Thoughts by Ken Kalfus, Highbridge 2022, 256 pages/ 6 hours 25 minutes, narrated by BJ Harrison
Challenge: for TOB2023, #WiaN2023 – Category punctuation
Genre/Theme: Speculative Fiction
Type/Source: audiobook / Audible
What It’s About: Ron Patterson is American but America is no longer a safe place to live. He is a migrant worker, trying to survive, trying to find a country who will allow him to live within its borders. Americans are often not welcome.
Thoughts: When I said Babel was “ambitious, carefully crafted, clever work”, I could say the same of this; much slighter in size but equally thoughtful of its elements and construction. However, this one needs more discussion and clarification to explain to me what Kalfus was trying to do! or rather, why he chose what he did to tell this story.
Ron comes across as a good guy, trying to keep his head done, to go along to get along and be left alone. But he suffers from faceblindness — usually or only memorably when applied to women. Other reviews state this to be on purpose; to show his confusion and wish that he could go home to America/motherland aka MOTHER. Yet others call this blatant disregard and disrespect for women. I can’t figure out where I stand on trying to understand that dichotomy. It is suggested that the confusion of being a migrant and not having personal identity – to be always grouped into that “MIGRANT = unwanted” category was what Kalfus was attempting to show. Yea, I dunno.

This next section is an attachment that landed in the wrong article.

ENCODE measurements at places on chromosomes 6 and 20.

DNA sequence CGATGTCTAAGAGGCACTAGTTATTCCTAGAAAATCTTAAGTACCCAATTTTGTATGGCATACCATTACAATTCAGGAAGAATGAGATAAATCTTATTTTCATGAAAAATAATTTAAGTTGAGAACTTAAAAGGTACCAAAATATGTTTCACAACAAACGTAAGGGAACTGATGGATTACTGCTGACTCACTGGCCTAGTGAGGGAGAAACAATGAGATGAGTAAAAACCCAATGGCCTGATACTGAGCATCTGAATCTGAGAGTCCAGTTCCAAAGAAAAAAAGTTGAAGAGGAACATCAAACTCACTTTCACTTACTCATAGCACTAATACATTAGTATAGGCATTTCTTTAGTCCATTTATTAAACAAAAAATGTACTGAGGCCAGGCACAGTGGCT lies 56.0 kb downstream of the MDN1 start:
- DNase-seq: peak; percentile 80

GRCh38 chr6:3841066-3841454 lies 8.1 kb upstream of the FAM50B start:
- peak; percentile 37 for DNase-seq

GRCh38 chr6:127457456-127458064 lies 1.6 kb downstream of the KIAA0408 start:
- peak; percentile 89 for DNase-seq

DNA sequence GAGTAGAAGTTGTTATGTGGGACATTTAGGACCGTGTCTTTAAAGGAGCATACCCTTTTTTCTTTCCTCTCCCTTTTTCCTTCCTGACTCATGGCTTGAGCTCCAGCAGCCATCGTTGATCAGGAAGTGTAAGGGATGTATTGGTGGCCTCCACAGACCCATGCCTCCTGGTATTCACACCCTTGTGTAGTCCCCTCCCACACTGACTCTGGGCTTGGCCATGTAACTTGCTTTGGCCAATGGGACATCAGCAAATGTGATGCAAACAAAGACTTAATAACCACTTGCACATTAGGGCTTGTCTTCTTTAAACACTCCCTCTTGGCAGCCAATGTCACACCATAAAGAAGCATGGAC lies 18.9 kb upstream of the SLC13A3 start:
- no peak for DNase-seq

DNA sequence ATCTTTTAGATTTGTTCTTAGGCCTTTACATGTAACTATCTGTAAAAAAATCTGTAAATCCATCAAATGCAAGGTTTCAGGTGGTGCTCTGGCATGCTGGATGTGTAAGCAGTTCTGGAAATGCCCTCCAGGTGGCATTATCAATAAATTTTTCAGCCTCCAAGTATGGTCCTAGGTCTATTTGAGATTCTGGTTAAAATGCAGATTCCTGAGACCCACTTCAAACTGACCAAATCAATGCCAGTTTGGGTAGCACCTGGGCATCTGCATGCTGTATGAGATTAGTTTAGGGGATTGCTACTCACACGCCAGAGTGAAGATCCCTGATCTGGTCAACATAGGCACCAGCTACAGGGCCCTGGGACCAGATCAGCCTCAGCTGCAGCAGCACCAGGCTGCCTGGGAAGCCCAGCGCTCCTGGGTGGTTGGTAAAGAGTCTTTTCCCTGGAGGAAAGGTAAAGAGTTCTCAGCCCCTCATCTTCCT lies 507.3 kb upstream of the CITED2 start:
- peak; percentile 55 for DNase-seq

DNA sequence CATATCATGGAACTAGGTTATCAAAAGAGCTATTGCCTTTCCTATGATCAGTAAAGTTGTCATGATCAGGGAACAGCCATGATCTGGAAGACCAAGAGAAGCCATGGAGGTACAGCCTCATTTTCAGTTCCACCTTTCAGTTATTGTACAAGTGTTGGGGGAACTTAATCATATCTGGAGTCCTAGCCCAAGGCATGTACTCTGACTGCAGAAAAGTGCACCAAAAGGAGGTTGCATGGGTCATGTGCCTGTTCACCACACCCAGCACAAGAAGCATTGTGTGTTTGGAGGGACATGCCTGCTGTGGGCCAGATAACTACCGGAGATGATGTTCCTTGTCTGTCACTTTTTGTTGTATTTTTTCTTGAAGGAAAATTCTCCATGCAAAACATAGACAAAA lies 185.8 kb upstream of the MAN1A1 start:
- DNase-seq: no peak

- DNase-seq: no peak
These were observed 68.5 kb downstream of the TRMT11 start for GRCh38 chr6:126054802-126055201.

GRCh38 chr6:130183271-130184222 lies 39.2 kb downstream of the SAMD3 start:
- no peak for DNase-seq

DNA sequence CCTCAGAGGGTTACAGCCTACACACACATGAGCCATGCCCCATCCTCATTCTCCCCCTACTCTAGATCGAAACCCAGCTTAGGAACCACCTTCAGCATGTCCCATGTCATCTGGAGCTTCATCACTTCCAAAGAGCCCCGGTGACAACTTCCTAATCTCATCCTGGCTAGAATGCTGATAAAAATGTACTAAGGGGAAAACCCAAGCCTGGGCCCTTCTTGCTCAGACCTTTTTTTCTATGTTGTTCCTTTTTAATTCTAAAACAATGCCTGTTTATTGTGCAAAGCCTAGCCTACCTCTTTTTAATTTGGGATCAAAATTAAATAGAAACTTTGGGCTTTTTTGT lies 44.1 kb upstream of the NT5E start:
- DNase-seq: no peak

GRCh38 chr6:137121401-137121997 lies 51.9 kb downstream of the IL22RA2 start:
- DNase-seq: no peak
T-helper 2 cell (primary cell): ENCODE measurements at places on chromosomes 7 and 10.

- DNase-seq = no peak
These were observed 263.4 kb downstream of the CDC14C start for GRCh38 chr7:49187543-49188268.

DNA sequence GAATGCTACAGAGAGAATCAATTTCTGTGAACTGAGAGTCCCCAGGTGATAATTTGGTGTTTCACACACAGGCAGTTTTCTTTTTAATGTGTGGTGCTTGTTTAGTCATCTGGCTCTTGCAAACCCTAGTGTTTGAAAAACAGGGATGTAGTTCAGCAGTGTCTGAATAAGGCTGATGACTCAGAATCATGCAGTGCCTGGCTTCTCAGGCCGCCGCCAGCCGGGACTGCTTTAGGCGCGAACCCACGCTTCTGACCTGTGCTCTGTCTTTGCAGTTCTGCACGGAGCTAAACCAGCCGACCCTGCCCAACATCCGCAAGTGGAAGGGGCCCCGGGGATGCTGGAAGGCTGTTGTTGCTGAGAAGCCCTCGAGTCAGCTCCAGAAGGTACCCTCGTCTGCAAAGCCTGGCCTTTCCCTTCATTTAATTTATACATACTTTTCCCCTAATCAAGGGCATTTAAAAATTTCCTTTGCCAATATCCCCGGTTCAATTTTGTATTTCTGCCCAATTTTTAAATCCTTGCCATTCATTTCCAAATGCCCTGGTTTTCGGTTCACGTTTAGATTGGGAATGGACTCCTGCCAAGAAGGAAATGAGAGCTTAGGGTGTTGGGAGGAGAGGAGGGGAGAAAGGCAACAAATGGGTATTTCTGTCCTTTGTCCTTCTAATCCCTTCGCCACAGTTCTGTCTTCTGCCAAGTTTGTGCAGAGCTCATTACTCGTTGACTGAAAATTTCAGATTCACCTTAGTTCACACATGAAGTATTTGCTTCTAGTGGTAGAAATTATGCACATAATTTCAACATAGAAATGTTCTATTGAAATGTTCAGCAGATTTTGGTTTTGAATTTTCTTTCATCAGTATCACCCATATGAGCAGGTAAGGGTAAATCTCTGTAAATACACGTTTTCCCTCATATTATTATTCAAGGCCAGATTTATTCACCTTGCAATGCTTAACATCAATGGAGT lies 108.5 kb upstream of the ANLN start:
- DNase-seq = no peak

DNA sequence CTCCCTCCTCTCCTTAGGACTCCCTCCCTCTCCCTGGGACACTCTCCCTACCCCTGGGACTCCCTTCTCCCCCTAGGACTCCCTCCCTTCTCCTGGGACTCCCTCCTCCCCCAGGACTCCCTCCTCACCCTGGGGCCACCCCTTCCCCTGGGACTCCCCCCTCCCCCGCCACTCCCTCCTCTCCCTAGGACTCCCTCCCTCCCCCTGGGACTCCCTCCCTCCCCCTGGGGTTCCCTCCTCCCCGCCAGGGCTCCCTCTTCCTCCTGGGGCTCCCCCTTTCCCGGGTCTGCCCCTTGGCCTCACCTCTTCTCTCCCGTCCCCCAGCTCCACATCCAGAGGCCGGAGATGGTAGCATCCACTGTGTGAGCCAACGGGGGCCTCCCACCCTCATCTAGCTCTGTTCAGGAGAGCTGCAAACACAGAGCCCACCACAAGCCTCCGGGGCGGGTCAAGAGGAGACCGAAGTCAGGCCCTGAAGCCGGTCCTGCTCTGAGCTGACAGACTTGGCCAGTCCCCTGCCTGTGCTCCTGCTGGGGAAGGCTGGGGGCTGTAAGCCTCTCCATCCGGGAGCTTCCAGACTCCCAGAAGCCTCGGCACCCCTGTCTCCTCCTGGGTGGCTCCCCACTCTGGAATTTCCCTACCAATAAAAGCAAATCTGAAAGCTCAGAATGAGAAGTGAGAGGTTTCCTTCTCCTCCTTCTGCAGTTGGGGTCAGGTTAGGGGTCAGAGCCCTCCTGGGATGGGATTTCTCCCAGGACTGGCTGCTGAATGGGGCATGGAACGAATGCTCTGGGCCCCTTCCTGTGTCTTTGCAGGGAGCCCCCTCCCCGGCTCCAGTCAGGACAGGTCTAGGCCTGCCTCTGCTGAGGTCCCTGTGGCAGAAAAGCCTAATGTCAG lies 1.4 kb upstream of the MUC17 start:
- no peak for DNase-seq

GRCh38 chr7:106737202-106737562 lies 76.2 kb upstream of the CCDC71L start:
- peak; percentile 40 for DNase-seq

What would happen if America descended into civil war and became a violent unruly unsafe scary place to live? How would the world treat Americans?
This book had violence and many unnamed elements – some places were described but never identified. But Target the retailer and McDonalds, and Skittles even, were named as super-American things of the past. (One review stated that Target is a supporter of the publisher and this was total name placement for marketing purposes! That makes me laugh but I don’t not doubt it!!)
Points in its favor was that I kept listening, I was interested and curious and gave enjoyable time to the THINKING-ABOUT – rather than being frustrated. Weird when that happens, right? Why do some unknowns frustrate and vagueness/confusion in other situations be of intrigue? #shrug
Rating: Three slices of pie. No pie mentioned.
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3 thoughts on “2 A.M. in Little America”
I think a book gives you something to think about when it gives you particular details, like “Target” instead of “big box store” or something. Your mind can turn over the details.
It was disorienting (by design) to not have the countries he migrated to and through, though he did drop clues that I am likely not travel-familiar with…. He did mention Canada.
This looks so interesting! I’d probably have to be in the right mood for the vagueness though. Sometimes I just want the author to tell me what’s going on and sometimes I’m up to figuring it out myself.